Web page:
Persistently rising college tuitions, high spending per student, and mounting student debt burdens have re-emerged as key issues in Washington. Secretary Arne Duncan has called on college and university officials to show more urgency in keeping down their prices and spending, the House subcommittee on postsecondary education has held another hearing to wring its hands about college unaffordability, and President Obama has now summoned a select group of college presidents and higher education thought leaders to consider what can be done.
Federal efforts in the past have focused on shining a spotlight on institutions with the highest rates of tuition growth and exhorting college officials to do more to restrain their spending growth and rein in their price increases. Recent news stories indicate that these largely symbolic approaches will continue to dominate the debate as the focus seems to be on extolling the virtues of those schools or states that freeze or reduce their tuition levels, move to three-year degrees, measure learning outcomes, or find ways to use technology to lower their costs per student and hopefully their prices.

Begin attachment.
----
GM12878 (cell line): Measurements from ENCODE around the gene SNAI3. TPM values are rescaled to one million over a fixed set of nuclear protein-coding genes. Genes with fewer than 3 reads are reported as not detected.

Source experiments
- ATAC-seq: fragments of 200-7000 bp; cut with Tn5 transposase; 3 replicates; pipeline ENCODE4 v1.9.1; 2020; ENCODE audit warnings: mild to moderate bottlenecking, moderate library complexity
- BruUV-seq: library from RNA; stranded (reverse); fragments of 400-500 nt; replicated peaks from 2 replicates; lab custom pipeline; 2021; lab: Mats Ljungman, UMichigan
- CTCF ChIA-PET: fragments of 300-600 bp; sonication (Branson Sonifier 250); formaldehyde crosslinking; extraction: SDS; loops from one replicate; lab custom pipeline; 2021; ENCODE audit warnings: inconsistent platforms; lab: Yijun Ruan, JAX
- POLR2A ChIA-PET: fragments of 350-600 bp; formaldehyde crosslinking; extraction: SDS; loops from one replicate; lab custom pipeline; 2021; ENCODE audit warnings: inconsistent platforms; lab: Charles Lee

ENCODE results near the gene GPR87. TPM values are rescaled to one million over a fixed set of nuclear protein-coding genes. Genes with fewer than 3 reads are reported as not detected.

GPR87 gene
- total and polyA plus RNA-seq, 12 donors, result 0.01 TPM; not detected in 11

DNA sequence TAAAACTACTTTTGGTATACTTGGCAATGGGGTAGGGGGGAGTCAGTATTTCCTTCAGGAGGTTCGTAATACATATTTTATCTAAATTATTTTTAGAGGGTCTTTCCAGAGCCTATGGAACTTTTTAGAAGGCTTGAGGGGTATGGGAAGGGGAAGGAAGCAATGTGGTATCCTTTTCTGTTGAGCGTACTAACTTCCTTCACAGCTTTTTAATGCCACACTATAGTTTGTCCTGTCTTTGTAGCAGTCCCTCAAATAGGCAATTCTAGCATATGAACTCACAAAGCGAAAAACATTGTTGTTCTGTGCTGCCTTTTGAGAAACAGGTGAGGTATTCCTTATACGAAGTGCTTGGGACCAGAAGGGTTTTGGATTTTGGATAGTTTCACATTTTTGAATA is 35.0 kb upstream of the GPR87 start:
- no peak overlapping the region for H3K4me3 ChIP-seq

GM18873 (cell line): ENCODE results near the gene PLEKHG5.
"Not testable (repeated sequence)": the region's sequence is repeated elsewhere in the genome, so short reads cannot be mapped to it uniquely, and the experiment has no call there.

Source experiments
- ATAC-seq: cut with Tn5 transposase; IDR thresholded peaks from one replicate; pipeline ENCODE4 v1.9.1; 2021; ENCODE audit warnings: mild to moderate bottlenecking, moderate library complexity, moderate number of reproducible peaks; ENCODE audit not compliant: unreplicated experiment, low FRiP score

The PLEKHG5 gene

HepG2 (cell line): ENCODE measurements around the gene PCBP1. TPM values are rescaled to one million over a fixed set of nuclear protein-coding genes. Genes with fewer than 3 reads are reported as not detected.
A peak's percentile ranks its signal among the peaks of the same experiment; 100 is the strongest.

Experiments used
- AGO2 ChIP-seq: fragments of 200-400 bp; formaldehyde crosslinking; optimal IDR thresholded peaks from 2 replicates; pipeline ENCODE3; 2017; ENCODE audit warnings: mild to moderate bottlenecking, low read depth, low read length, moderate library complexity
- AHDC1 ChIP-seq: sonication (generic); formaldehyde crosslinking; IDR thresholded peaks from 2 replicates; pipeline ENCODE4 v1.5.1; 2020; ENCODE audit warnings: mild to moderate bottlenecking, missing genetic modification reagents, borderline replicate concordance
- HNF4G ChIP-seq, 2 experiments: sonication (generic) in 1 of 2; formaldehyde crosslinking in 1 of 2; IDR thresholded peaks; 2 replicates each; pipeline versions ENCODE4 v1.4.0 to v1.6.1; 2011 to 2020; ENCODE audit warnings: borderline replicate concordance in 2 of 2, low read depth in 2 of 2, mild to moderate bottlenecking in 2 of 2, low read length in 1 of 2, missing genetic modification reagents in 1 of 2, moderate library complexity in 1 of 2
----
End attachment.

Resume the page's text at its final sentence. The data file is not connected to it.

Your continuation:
But these efforts are unlikely to yield satisfactory results, just as previous efforts have failed to slow cost and price growth or to reduce the amount students must borrow to pay for their education and related expenses. They will continue to fail unless the aim is to reshape the relationship between governments and institutions and the rules that determine how much students can and do borrow. Federal and state officials must recognize that the signals embedded in a number of policies have contributed to the past growth in costs, prices and student debt — and then do something about it.